Video switching has encountered two technology trends that together have changed tasks in the professional studio radically. Native signals used in video editing evolved from analog to SD digital, then quickly to HD and several higher-bandwidth standards.
At the same time, video aggregation that once was characterized by digital streams, increasingly took advantage of packet-switching technologies, with Ethernet showing particular dominance as a protocol at Layer 2.
Of course, packet switching as defined by the professional studio is quite different from the technology used in the enterprise LAN, or even the WAN backbone.
It is more similar to advanced storage networks, in taking advantage of the Jumbo Frames technology for Ethernet developed by Silicon Graphics Inc., as well as my serial protocols used in conjunction with Ethernet, such as Fibre Channel and Myrinet.
When professional studio mixers and switchers primarily manipulated SD and composite video signals, hardware needs were significant, but did not always defined the highest performance switches or routers in communications markets.
The slow but steady arrival of 3G HDTV, 3D HDTV, 4K2K, and Super Hi-Vision (Ultra HD) makes it more important to move the speed of switching to tens of gigabits per second. This speed demand will be accelerated further by expansion of local, national and international HD productions and the anticipated move to 1080p and 3D broadcasts.
Meanwhile, the effort to move the first stage of editing and mixing video content from centralized studios to remote digital TV vans has placed new demands on hardware to reach new milestones in low power and high integration.
These two goals now exceed the demands for signal quality that will maintain uninterrupted broadcasts to the viewing audience. Changes in site-based video switching have followed two related trends favoring denser switches.
The arrival of IP gateways in video networks has made it possible in some network topologies for broadcasters to capture and transmit uncompressed HD video from remote sites.
Also, broadcasters seek to simplify overall transmission-system architectures through the use of denser, higher-performance switches that carry the potential of replacing bulky remote studio trailers that are often the size of semi trucks. Miniaturized video switching platforms could lead to reduced sizes, lower power and simplified architectures in remote transmission.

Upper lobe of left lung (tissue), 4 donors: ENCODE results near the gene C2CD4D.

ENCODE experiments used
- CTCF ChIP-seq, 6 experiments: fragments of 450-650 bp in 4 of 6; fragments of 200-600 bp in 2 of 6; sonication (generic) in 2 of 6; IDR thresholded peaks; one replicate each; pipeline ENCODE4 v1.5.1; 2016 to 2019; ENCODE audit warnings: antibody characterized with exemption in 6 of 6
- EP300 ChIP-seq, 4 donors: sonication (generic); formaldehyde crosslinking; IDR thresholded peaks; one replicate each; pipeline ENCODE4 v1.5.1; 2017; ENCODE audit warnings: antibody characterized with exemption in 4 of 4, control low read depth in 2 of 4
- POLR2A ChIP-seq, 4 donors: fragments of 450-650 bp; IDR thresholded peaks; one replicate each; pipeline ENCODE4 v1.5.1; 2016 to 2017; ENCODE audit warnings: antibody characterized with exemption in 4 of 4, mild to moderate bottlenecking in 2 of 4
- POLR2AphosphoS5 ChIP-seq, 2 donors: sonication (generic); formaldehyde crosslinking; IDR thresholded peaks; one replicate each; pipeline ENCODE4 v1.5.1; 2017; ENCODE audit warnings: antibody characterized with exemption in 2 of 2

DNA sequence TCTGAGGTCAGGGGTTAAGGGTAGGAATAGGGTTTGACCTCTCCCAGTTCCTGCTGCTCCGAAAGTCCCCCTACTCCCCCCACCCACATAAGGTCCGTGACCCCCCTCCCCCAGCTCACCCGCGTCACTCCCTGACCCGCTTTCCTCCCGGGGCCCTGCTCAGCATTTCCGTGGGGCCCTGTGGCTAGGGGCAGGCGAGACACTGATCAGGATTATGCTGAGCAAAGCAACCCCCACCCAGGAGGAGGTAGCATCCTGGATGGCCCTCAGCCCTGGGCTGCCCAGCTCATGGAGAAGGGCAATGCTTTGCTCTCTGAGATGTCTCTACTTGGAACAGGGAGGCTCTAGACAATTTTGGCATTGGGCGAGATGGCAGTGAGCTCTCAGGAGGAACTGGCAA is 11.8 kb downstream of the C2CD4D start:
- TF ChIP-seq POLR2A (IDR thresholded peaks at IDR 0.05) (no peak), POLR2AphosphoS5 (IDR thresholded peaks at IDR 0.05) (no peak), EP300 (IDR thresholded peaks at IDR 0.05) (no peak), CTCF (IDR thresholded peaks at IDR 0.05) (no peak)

An emerging trend is the packetization of high-bandwidth traffic, a familiar trend that has played out in telecom and cable TV environments. In fact, if there is a partial bright side to the architectural demands of new video switching architectures, it comes in the packet-centric methodologies permeating digital video editing.
The video industry has evolved from analog input and composite traffic over RF cable, to emerging architectures featuring sophisticated control, scalability and embedded audio capabilities.
While video switches still push performance and scalability on a larger scale than multiport Gigabit Ethernet switches, the chip-level design shares more in common with packet switches, particularly in integrated low latency routing and Quality of Service packet prioritization methods.
The importance of shifting to an all-packet infrastructure for HD video can scarcely be over-emphasized. As in the case of telecommunication traffic, the shift to packet video will offer revolutionary consequences, something that has been recognized in recent years by the Society of Motion Picture and Television Engineers.
SMPTE’s series of favored Serial Digital Interface, or SDI standards, only recently began striving for interoperability with telecom and CATV packet traffic. The 3G-SDI interface, specifying a 2.97-Gbit/sec link, has been promoted as a replacement for dual-link HDTV SGI. Initial development work is being carried out on 10G-SGI and 12G-SGI, with a deliberate intent of mapping the higher-end standards into 10G, 40G, and 100G Ethernet.
In parallel with the SDI efforts, SMPTE also worked on a standard for Video Over IP, which has been realized in the new 2022 standard for Forward Error Correction.